To size images for e-mail or the web, I suggest keeping the image size to 800x600
or smaller. The main reasons for this are speed of display, and file size. A
secondary concern, especially with images posted on a website, is protection--bigger
images are more attractive to someone wanting to use it for other purposes.
Most image-editing applications have a re-size feature. In Photoshop Elements,
it's Image>Resize>Image Size. Leave the Constrain Proportions box
checked and enter the critical dimension--either Width or Height. Be sure
the Resample Image check box is not checked--all you want to set are the
should be the last step performed before saving your image to
avoid over sharpening.
Sharpening And Saving
Sharpening an image should be the last step performed before saving and will
be different for each intended use. Sharpening an image is usually known as
Unsharp Masking. It works by increasing the contrast along the edges of objects
in the image. By emphasizing the contrast on the edges, the image appears to
be sharper with finer details.
In Elements, select Filter>Sharpen> Unsharp Mask. The three slider controls
work together with Amount controlling how strongly the edge contrast is increased,
Radius determines how wide the enhancement will be. Too much and the image will
have halos--obvious highlights around the edges of objects. Radius is the
most important setting, so keep a close eye on the preview as you make adjustments.
Threshold determines how much contrast there needs to be between objects to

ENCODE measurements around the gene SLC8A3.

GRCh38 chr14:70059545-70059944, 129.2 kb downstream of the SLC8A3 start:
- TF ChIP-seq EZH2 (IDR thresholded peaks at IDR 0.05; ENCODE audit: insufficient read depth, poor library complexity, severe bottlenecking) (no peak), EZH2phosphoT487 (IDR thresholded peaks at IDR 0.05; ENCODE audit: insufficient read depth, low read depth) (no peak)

be considered an edge. Higher numbers require more contrast. There isn't
one setting for Unsharp Mask that works for every image, but I find that web
images are usually in the area of 100-150 percent Amount, .7-1.5 Radius, and
For Web is a great way to see what the effect of compression settings
are. Using my normal quality setting of 70, I can detect no obvious
difference in image quality, yet the file size shrinks from 731KB
down to 75KB!
The final step is to save the image. Here, the goal is to keep file size to
a minimum and the quality as high as possible. Normally, I save my web images
with a JPEG setting of 7 or 70 (same setting, different scale). The Save For
Web feature in Photoshop and Photoshop Elements is a great way to experiment
with compression settings. Select File>Save For web, making sure that
JPEG is selected as the file type, and adjust the quality setting to an acceptable
As always, I'm interested in your feedback and questions. If you have
questions on this, or other digital output issues, send me e-mail at firstname.lastname@example.org.
I'll try to respond to all questions, and we'll answer some of the
most common questions here in the column.